response to cowbird 101 comments

December 1, 2005

in Birds,Science

The last post, Cowbirds 101, received a few comments which I’d like to address.  I was going to do it in the comment section as well, but not everybody reads post comments, plus, I’m trying to improve “customer service,” so here goes.

Peter wondered about the reasons for cowbird declines.  I have not been able to locate any research speculating on the reasons for cowbird declines.  I am pretty certain it does not have to do with cowbird control for endangered species.  At least in the case of Kirtland’s Warbler, multiple sources have stated that the trapping has had absolutely no effect on cowbird populations. Culling of flocks of mixed blackbirds in agricultural areas, especially during winter, might be playing a role.  I believe the primary reason is habitat loss:  reforestation of agricultural lands in particular, consolidation of remaining small farms may into large monocultures, and urbanization.

Pamela, who participated in Ontario’s Breeding Bird Atlas, noted her surprise at public cowbird vilification, and also mentioned contemplating warbler behavior and parasitism rates.  This gives me an opportunity to expand a little on the “dire threat” misconception.

A minority of all host species make up the majority of the incidents of parasitism (almost 90%).  The top ten cowbird hosts are Yellow Warbler, Song Sparrow, Red-eyed Vireo, Chipping Sparrow, Eastern Phoebe, Eastern Towhee, Ovenbird, Common Yellowthroat, American Redstart, and Indigo Bunting (Lowther 1993).  I looked through the literature, and for each species I found documentation of rejector behavior, as well as the ability to raise their own young along with cowbirds. So even the most frequently parasitized species persevere — quite well, judging by how common these species are.

Kilgo and Moorman (2004) published a large study of nearly 1,400 nests of 24 cowbird hosts from the southeastern U.S., where cowbirds have only been present the last 50 or so years and presumably have found many new, vulnerable hosts. The parasitism rate was less than 10%.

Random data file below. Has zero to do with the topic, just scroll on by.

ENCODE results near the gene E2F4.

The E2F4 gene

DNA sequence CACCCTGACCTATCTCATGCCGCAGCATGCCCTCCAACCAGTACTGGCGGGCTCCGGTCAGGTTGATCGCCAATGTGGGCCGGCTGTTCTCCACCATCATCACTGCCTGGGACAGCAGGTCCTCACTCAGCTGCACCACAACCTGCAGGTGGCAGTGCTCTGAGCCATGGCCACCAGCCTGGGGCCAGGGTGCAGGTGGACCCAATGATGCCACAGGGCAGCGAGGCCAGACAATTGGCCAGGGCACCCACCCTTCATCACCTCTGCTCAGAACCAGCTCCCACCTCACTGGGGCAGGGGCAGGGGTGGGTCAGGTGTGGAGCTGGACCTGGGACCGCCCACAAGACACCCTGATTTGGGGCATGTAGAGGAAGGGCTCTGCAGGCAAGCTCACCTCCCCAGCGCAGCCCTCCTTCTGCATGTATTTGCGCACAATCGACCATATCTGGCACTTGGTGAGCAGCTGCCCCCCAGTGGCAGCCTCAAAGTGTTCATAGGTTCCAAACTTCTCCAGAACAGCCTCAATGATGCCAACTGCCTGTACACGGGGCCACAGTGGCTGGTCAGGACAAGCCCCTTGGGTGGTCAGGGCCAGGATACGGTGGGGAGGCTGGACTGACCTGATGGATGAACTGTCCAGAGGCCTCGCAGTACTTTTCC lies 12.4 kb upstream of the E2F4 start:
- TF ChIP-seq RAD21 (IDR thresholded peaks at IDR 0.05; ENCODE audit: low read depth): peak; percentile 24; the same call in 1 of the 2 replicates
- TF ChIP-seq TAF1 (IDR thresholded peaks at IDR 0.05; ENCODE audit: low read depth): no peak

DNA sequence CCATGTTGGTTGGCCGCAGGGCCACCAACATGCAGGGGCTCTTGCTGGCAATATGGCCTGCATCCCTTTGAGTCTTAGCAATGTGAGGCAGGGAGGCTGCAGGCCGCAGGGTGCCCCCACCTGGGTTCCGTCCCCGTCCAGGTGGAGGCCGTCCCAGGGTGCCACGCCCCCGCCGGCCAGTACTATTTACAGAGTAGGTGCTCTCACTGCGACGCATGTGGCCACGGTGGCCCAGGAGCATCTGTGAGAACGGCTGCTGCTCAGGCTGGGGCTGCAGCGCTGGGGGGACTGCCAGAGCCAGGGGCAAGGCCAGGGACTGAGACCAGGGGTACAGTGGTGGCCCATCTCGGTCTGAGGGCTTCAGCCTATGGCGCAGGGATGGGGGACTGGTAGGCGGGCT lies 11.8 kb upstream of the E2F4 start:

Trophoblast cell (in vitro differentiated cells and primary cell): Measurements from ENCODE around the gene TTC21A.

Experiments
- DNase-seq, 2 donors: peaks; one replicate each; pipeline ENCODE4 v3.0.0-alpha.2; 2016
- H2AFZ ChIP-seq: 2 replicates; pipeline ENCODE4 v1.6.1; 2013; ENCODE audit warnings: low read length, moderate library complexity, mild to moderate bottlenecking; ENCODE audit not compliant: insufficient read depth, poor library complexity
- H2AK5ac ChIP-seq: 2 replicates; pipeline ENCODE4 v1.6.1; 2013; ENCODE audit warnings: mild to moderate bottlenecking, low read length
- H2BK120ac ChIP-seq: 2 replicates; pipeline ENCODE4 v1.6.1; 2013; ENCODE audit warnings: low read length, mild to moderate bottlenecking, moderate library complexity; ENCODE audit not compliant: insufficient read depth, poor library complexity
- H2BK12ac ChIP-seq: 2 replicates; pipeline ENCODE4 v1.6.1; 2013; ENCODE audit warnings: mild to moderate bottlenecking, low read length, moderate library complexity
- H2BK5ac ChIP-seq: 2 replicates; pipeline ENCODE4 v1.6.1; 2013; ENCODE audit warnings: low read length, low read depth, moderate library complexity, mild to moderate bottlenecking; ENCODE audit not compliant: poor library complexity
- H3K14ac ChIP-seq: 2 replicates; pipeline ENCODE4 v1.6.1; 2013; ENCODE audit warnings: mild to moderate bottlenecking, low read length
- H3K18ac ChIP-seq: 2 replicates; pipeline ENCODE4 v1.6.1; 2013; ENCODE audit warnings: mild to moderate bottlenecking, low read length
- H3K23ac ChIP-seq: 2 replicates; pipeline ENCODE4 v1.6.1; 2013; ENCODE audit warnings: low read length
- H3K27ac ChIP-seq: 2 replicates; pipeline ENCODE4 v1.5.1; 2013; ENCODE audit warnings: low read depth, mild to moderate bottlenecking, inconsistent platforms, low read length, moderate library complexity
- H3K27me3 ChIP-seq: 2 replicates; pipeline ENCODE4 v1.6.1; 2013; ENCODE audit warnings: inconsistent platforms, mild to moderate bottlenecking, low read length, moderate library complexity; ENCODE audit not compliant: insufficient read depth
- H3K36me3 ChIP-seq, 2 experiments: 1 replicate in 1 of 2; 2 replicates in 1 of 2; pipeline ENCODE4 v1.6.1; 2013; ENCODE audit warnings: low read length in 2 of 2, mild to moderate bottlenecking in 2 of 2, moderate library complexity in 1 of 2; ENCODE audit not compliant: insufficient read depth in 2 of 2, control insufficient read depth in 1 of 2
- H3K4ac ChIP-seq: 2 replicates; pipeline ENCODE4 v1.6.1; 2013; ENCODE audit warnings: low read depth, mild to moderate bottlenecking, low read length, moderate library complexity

Wisecrow thought we should err on the side of caution and not take a chance with endangered species by eliminating cowbird control. In a post which will arrive early next week, I will agree with this position, but conclude that selective removal of traps is probably worthwhile, if not necessary for ecological and political reasons.

To be continued…

Kilgo, J. C. and C. E. Moorman. 2004. Patterns of cowbird parasitism in the South Atlantic Coastal Plain and Piedmont. Wilson Bulletin 115:277-284.

Lowther, P.E. 1993.  Brown-headed Cowbird (Molothrus ater).  In the Birds of North America, No. 47. (A Poole and F. Gill, Eds.).  Philadelphia: Academy of Natural Sciences; Washington DC: American Ornithologists’ Union.


{ 9 comments }

Peter Bryant December 1, 2005 at 6:08 pm

Thanks for the response. One of my other questions is this, based on an excerpt from your previous post: "In parasitized nests, the percent of host young fledged per egg is about 21%. For cowbirds, it is around 28%. In other words, cowbirds are not much more successful than their hosts."

Perhaps this is because of my ignorance of ornithology, but I don't understand the relevance of this comparison. Wouldn't a more important point be what the 'percent of host young fledged per egg' is in parasitized nests versus in non-parasitized nests?

I have yet more questions and comments, but perhaps I should save them up for the end of your series!

TroutGrrrl December 1, 2005 at 10:42 pm

Hey Nuthatch,

While I don't know enough about either side of this little controversy to impose my opinions very far, I do have one thought to share.

I don't find the blue paragraphs above to be especially compelling support for abandoning the cowbird trapping. Parasitism of just a few Kirtland's warbler nests may well have a much larger impact on that species than the thousands of cowbird nestlings hatched in thousands of song sparrow nests has on song sparrows, if you consider the relative total number of nest numbers for KW and SS. I suspect that just because Kirtland's warbler nests are not in the top ten cowbird choices doesn't mean there is no significant impact on Kirtland warblers. There aren't as many KW nests as other species' for cowbirds to parasitize, how could they possibly parasitize them as frequently as song sparrow or chipping sparrow nests? Am I reading this correctly?

Peter's comment makes sense to me too.

Nuthatch December 2, 2005 at 10:30 am